Catalog Numbering for Michel, Scott et al.
Printings, Remainders and Scarcity
The Michel  8 Varieties
The Schilling Reprints
Table of Colors, Gum and Paper
Genuine and Imitation Paper
Color Comparison of Originals and Reprints
Maps of Heligoland       Heligoland Cancels
Reprints on Lemberger Pages

Postal History      Postal Rates
Reprint Data Tables      Forgeries
Lemberger and Michel Color Chips
Proofers: Names and Signature Placement
Proofers' Signatures
The Examination of Various Stamps
Higher Value Stamps
The Robert Pollard Study
The Wagner Collection

The Michel 6 Varieties—
Printings Compared

The perforated ½ Schilling stamp went through eight issues from 1869 through 1873 and and any remainders were withdrawn in 1875 when the denomination was switched from schillings to farthings.

It is very exacting work to classify these eight different stamps because to the unpracticed eye, they all look pretty much alike. To compound the difficulty, they were reprinted rather often for private gain over a period of twenty years from 1875 to 1895.

Here are the Michel varieties, shown very large so that the printing differences can be plainly seen. As a learned friend has shown me, more can be told by the image characteristics than can be told by the colors which can be deceiving. It is not unheard of for the leading experts to misclassify the varieties. I have worked to make these as accurate as possible [October 25th, 2004], with a lot of help from my learned friend.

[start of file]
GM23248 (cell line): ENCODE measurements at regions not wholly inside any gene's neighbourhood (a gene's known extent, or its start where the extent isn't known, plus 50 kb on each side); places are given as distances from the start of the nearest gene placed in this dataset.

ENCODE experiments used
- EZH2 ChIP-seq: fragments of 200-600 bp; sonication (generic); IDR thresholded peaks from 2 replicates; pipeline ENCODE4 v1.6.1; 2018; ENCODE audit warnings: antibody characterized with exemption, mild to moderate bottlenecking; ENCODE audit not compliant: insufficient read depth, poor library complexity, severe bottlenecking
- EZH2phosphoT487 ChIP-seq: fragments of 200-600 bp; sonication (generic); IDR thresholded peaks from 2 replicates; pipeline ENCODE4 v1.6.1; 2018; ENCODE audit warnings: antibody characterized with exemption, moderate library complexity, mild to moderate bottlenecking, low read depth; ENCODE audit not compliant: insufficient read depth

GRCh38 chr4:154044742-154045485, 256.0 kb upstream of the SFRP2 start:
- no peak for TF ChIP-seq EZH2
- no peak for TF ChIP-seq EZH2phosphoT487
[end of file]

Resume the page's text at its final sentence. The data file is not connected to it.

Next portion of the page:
Some of the printings, depending on ink application and the condition of the plates themselves ( "galvanos" auf Deutsch ) resulted in sometimes sharp and sometimes smeary images. Lemberger discussed each of them in some detail and what follows is my translation. The Lemberger color terms can be converted to Michel where necessary by going to the color terms page. Many more examples can be seen in my collection. Just click on the Mi 6 thumbnail.


The Michel 6 Plates Compared
                  

Mi 6a (Aug 1869)
Colors: blaugrün/dunkelkarmin
The frame lines and inscriptions are finely detailed. The inner and outer framelines are sharp and clearly separated from one another. The color around the medallion is smooth and even.

The carmine cornices or spandrels are rather dark, their impression is solid but smeared at the points. The points appear as though excess ink bled onto the surrounding paper.

                  

                  

Mi 6b (Aug 1870)
Colors: hellblaugrün/karmin
The green is less blue and flatter than in 6a. The Framelines and inscriptions are less fine. The medallion is busier, more sprinkled with white than 6a.

The carmine cornice is somewhat flat and rather lighter than 6a. The cornice edges are mostly fuzzy and the cornices overlap the green. Although the colors here are close to 6a, the framelines flow together repeatedly so that these two printings are easily distinguished.


                  


                  

Mi 6c (July 1871)
Colors: bronzegrün (sharp)/